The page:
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Epic wartime escape brought back to life

The two-year exhibition, entitled "Escape from Hong Kong - the Road to Waichow", jointly presented by the Leisure and Cultural Services Department and the Hong Kong Escape Re-enactment Organisation (HERO), formed earlier this year by descendants of the original escape party, will run at the museum from December 25 to December 31, 2011.

The 68 escapees included China's top representative in Hong Kong before and during the war, Admiral Chan Chak, whose son Donald Chan, the President of Hong Kong Escape Re-enactment Organisation, was one of the officiating guests at the opening ceremony. Other officiating guests included the Deputy Consul-General and Head of Political, Economic and Public Affairs, British Consulate-General in Hong Kong and Macao, Mr Neale Jagoe; the Chief Curator of Hong Kong Museum of History, Ms Esa Leung; and widow of Lt Col John Collingwood, Captain of MTB 11 of the Escape Group in 1941, Mrs Kay Collingwood.

Chan Chak, a veteran of 1911 Revolution, was China's top representative in Hong Kong when the Japanese, who had been waging war on China since 1937, launched their long-expected attack on the British colony on December 8, 1941.  Officially he ran an ordinary trading company, based on the 2/F of the Asiatic Petroleum Company Building, or Shell House, Queens Road, Central.  But in fact he had been liaising with British police and intelligence, carrying out undercover work against Japan and using both legal and illegal means to ensure China remained supplied with fuel and other essential materials despite the Japanese trade embargo.Chan Chak, a veteran of 1911 Revolution, was China's top representative in Hong Kong when the Japanese, who had been waging war on China since 1937, launched their long-expected attack on the British colony on December 8, 1941.  Officially he ran an ordinary trading company, based on the 2/F of the Asiatic Petroleum Company Building, or Shell House, Queens Road, Central.  But in fact he had been liaising with British police and intelligence, carrying out undercover work against Japan and using both legal and illegal means to ensure China remained supplied with fuel and other essential materials despite the Japanese trade embargo.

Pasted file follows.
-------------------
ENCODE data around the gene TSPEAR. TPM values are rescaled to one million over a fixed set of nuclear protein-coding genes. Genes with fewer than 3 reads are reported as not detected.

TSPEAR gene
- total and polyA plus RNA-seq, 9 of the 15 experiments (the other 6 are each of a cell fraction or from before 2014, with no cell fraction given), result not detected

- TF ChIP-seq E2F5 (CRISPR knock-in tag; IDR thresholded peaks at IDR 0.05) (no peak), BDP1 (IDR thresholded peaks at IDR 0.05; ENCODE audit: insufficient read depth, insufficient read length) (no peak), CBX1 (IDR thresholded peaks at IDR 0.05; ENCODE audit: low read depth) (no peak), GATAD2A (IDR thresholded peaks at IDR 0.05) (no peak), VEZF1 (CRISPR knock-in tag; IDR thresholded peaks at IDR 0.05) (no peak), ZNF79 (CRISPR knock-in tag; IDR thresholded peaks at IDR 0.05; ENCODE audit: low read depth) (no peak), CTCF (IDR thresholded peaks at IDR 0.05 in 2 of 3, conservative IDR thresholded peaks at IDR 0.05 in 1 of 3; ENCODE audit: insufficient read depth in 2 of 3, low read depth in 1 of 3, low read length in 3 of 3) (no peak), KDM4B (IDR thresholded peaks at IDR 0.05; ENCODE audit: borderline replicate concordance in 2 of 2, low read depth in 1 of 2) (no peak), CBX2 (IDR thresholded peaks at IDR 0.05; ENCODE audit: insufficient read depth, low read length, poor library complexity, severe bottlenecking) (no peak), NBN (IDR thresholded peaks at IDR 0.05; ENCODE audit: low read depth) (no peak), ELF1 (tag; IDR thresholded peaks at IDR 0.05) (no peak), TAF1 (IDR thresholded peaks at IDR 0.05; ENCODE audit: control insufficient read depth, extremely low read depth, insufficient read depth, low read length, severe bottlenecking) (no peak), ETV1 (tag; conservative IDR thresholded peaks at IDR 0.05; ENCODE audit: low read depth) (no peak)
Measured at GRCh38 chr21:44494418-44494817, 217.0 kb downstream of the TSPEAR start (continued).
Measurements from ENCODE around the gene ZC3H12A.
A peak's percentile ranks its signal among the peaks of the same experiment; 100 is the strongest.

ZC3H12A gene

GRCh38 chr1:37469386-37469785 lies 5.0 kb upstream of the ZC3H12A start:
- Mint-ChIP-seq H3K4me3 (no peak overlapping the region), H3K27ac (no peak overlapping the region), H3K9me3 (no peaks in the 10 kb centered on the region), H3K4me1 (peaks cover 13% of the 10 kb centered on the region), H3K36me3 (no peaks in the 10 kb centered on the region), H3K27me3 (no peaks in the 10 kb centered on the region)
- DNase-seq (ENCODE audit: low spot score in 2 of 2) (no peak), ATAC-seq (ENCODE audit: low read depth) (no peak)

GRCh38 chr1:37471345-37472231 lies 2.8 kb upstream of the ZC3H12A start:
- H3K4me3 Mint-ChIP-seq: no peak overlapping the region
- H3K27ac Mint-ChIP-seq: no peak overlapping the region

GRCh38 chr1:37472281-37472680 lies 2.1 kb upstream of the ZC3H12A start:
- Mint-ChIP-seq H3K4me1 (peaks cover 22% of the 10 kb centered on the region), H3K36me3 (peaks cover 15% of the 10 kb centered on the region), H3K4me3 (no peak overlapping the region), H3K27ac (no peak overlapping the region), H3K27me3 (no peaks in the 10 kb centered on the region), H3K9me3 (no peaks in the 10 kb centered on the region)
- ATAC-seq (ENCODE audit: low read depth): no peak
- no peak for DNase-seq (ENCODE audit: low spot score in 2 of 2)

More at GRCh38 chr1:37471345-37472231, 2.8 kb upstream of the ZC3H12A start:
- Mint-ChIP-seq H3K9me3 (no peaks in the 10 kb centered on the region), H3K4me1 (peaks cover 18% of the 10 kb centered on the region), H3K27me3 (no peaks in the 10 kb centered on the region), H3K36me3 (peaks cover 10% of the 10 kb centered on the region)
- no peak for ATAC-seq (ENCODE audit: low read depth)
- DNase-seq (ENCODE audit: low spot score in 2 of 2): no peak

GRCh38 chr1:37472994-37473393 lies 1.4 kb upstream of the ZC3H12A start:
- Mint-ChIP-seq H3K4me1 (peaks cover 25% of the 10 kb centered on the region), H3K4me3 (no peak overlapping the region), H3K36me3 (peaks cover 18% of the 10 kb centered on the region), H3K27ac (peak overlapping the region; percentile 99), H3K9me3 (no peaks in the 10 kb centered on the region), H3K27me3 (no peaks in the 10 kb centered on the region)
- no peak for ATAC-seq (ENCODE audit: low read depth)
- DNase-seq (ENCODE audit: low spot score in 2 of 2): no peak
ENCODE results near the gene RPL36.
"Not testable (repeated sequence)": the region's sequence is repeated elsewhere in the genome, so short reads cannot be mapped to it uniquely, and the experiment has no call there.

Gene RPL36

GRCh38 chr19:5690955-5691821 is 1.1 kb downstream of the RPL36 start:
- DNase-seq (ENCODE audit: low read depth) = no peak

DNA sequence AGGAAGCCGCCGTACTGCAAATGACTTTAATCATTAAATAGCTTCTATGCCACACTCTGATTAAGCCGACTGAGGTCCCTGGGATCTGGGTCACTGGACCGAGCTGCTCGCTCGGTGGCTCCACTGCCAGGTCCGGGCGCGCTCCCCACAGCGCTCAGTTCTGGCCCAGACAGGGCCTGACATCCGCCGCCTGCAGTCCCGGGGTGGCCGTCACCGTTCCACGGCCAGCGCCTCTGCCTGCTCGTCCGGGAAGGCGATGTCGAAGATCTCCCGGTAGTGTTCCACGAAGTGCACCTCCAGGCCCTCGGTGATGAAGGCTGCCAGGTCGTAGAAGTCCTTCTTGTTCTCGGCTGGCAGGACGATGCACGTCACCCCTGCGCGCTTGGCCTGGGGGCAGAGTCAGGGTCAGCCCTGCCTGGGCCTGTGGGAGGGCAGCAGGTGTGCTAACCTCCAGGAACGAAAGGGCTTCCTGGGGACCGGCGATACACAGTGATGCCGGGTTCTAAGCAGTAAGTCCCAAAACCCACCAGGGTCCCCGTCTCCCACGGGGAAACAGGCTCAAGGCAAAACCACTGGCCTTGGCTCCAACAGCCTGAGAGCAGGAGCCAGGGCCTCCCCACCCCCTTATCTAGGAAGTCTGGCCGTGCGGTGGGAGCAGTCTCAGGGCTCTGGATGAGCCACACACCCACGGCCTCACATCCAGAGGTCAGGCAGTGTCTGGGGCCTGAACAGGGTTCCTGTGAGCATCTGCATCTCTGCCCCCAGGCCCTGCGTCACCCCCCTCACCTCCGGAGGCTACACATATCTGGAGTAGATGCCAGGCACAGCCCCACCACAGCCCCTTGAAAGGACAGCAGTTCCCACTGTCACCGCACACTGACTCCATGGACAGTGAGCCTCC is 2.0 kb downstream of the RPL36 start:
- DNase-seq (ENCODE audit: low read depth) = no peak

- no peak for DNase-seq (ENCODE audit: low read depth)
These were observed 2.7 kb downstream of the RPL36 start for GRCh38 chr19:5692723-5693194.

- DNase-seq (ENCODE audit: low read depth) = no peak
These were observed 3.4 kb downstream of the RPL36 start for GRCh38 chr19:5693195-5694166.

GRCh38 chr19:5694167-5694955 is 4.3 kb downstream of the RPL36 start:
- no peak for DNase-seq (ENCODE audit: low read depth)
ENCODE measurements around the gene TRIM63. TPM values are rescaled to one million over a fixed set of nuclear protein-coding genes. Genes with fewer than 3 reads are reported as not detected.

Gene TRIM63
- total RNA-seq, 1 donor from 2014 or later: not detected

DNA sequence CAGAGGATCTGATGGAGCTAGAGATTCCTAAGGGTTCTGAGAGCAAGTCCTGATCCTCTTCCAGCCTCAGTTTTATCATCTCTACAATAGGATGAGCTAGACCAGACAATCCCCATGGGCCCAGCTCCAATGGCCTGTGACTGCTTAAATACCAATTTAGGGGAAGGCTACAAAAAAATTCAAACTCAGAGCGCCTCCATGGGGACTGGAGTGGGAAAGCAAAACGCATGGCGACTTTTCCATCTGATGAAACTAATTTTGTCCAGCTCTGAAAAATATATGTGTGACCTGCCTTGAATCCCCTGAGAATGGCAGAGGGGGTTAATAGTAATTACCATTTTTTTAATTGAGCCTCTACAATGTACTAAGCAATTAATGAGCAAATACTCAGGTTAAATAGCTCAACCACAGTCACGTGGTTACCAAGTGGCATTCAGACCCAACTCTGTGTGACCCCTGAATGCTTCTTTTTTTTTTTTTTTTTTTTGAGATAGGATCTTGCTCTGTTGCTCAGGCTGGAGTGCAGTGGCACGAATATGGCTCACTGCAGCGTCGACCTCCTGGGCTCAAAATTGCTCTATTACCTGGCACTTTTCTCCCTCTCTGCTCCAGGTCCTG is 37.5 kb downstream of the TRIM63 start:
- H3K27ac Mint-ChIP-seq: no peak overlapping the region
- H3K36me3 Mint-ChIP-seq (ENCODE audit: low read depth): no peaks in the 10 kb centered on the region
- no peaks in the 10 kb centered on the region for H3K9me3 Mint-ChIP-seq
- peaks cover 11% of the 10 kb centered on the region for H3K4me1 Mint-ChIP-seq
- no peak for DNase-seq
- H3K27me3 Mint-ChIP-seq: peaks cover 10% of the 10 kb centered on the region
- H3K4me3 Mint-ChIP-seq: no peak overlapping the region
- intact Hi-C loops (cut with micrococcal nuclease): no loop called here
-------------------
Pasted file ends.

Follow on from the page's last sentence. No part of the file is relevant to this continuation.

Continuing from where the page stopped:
To tie with the exhibition, the Museum of Coastal Defence will organise a lecture entitled "Why We Decided to Re-trace the Route of the Escape Group of Christmas Night 1941?" at its Lecture Hall on Saturday, January 9, 2010. The speakers will be the President of the Hong Kong Escape Re-enactment Organisation, Mr Donald Chan, and experienced journalist Tim Luard. The lecture, to be mainly conducted in Cantonese and Putonghua, is admission-free with a capacity of 50 seats on a first-come-first-served basis.

The Museum of Coastal Defence is located at 175 Tung Hei Road, Shau Kei Wan, Hong Kong. It opens from 10am to 5pm. It is closed on Thursdays (except public holidays) and the first two days of Chinese New Year. Admission is $10 and half-price concessions are applicable to full-time students, people with disabilities and senior citizens aged 60 or above. Admission is free on Wednesdays.

For details of the exhibition, please visit the museum's website http://hk.coastaldefence.museum or call 2569 1500.

A group photo of the escapees in Waichow, 1941.
A group photo of the escapees in Waichow, 1941.

Source: GovHK (www.gov.hk)